New U.S. single-family home sales increased in May to a more than seven-year high, further brightening the outlook for the housing market and the broader economy.
The Commerce Department said on Tuesday sales rose 2.2% to a seasonally adjusted annual rate of 546,000 units, the highest level since February 2008. April's sales pace was revised up to 534,000 units from the previously reported 517,000 units.
Economists polled by Reuters had forecast new home sales, which account for 9.3% of the market, rising to a 525,000-unit pace last month.
The report came on the heels of a report on Monday showing home resales in May surged to a 5-1/2-year high. Data last week also showed building permits at near an eight-year peak in May and homebuilders were the most optimistic in nine months in June.
The new home sales report added to strong retail sales, consumer sentiment and employment data in suggesting the economy was gaining speed in the second quarter after output slumped at the start of the year.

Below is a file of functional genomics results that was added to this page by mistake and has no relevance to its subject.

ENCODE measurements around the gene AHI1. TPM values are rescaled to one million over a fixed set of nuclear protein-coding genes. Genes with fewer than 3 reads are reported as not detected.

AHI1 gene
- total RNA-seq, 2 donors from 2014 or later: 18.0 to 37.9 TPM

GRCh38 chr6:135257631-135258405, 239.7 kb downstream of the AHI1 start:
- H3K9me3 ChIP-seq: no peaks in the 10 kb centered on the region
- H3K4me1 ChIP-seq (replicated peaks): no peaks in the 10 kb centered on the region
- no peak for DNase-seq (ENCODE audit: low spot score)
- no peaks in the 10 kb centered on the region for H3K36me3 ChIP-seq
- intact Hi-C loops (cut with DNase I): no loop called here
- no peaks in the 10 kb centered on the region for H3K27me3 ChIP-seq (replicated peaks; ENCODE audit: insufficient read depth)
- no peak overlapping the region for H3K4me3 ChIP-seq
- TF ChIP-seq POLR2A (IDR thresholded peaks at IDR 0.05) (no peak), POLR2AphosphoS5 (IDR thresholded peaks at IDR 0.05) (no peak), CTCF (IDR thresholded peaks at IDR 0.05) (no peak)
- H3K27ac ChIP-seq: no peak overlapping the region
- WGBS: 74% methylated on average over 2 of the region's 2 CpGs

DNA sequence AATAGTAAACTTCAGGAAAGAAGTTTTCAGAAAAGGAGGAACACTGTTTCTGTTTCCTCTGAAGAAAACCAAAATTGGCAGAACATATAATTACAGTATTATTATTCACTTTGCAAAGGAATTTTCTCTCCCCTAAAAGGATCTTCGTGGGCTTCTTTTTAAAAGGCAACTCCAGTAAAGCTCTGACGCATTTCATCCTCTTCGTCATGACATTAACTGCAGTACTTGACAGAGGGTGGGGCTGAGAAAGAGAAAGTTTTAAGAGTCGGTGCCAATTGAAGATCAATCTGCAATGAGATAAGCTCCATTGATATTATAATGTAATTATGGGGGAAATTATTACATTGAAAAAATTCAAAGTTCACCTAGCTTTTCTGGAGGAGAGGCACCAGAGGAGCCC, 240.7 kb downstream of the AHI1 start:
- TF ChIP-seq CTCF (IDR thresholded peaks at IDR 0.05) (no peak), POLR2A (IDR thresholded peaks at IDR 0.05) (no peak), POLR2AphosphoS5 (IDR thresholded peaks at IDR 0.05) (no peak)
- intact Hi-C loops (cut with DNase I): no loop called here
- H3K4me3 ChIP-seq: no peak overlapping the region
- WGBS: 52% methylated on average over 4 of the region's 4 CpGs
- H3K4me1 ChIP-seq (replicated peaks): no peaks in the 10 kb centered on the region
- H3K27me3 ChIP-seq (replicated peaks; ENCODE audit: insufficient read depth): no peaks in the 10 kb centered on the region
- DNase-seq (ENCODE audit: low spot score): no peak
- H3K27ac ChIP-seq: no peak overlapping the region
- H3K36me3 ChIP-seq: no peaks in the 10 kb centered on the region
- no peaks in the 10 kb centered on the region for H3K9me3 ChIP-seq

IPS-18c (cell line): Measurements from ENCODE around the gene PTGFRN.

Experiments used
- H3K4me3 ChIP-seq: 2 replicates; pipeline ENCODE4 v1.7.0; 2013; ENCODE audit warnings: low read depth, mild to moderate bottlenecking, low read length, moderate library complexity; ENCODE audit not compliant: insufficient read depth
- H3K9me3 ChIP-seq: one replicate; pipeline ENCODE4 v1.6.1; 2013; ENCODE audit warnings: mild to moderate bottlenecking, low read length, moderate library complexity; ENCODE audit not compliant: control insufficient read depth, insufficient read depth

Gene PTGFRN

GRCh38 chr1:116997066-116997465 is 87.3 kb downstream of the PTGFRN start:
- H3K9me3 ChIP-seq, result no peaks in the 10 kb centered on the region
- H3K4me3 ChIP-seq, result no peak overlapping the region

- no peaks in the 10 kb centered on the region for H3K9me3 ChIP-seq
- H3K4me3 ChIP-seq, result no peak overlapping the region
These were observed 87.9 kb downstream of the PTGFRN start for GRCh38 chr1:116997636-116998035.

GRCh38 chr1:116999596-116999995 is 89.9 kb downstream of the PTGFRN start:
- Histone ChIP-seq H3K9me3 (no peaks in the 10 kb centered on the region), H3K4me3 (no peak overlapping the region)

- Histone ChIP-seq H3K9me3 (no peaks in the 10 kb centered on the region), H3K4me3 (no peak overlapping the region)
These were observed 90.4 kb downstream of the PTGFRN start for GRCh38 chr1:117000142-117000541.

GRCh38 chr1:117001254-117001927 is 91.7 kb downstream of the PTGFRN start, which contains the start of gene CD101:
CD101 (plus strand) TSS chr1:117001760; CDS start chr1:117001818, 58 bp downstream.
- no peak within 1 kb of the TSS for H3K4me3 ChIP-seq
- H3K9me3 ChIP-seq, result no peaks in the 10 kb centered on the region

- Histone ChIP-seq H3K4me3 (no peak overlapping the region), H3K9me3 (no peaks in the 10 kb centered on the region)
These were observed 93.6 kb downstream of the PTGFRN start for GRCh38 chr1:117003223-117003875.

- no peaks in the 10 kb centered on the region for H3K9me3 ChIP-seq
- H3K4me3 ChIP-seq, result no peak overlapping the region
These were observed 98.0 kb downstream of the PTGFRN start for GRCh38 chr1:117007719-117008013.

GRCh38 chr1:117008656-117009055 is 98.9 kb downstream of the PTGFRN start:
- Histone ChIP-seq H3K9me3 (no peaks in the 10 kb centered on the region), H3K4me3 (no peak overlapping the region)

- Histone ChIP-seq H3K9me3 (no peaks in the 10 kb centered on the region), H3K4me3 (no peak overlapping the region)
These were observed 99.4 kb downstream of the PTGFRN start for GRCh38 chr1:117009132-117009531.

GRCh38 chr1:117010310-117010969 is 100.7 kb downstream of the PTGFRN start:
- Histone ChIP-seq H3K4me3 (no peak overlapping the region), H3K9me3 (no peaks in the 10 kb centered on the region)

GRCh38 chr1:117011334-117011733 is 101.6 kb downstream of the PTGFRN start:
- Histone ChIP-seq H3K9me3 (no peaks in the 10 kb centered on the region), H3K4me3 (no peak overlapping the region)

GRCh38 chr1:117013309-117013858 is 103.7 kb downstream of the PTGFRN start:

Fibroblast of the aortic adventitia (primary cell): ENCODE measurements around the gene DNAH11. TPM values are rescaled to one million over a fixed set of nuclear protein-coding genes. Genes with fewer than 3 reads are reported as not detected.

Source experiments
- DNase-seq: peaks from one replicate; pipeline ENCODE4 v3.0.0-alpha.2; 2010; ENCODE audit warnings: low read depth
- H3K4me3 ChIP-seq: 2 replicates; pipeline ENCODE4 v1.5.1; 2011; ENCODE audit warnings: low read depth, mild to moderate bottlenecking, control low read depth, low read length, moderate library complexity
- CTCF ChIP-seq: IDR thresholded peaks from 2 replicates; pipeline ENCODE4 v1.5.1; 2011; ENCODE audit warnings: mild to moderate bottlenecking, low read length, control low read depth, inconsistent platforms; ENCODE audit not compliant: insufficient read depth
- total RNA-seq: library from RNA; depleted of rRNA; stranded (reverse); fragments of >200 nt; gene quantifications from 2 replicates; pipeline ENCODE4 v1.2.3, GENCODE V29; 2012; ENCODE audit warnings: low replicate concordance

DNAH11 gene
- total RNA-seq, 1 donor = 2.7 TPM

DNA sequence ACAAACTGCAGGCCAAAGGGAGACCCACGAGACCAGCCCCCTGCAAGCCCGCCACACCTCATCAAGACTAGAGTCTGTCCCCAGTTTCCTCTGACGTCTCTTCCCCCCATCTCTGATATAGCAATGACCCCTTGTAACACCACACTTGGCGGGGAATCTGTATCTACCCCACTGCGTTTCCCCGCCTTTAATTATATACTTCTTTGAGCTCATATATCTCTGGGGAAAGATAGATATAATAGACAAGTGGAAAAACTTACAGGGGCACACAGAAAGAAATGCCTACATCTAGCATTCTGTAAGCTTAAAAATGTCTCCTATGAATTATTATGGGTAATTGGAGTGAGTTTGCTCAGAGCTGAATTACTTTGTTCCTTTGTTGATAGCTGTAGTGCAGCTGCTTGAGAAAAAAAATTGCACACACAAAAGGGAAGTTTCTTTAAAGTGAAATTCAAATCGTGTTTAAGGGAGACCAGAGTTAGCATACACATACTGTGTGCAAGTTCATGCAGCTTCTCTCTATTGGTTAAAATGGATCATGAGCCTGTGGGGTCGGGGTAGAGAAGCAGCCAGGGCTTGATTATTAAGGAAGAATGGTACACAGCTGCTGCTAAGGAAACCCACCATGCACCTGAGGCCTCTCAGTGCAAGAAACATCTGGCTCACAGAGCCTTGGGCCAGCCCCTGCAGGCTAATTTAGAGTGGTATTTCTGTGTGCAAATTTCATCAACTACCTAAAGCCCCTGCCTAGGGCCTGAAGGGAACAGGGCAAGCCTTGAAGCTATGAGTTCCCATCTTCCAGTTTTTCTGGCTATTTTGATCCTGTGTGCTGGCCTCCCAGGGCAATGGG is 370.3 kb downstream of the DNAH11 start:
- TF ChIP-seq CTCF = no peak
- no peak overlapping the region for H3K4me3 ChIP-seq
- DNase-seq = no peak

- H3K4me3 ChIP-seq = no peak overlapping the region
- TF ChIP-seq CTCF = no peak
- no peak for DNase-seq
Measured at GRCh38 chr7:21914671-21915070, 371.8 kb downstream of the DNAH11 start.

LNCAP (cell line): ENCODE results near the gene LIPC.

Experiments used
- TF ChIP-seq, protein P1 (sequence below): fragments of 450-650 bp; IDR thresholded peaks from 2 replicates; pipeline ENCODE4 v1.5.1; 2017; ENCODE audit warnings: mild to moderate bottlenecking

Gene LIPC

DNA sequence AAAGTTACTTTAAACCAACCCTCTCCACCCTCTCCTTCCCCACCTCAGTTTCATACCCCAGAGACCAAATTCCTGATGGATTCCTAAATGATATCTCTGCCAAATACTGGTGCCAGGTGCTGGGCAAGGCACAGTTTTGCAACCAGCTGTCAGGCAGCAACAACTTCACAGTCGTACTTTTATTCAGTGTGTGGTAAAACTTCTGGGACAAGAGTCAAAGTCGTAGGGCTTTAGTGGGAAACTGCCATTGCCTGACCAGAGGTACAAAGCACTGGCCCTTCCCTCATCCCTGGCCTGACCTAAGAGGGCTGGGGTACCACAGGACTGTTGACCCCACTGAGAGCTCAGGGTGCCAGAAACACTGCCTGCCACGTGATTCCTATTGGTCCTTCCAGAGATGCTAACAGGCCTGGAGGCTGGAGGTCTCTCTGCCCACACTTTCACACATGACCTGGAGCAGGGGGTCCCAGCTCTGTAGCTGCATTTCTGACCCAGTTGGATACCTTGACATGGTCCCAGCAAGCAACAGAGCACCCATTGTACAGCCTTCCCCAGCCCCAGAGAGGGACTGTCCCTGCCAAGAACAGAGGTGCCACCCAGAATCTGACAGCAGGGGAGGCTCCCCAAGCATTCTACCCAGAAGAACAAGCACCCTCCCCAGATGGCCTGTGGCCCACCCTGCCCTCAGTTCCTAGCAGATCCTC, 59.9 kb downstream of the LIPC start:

Housing is being buoyed by a strengthening jobs market and steps by the government to ease lending conditions for first-time buyers through Fannie Mae and Freddie Mac, the mortgage finance companies it controls. Young adults who are setting up their own households also are lending support.
New homes sales surged 87.5% in the Northeast, the largest increase since July 2012. Sales increased 13.1 percent in the West, the biggest gain in nine months. Sales fell 4.3% in the South and were down 5.7% in the Midwest.
The stock of new houses for sale was unchanged at 206,000 last month. Supply remains less than half of what it was at the height of the housing boom, good news for home builders who will need to ramp up construction.
At May's sales pace it would take 4.5 months to clear the supply of houses on the market, down from 4.6 months in April.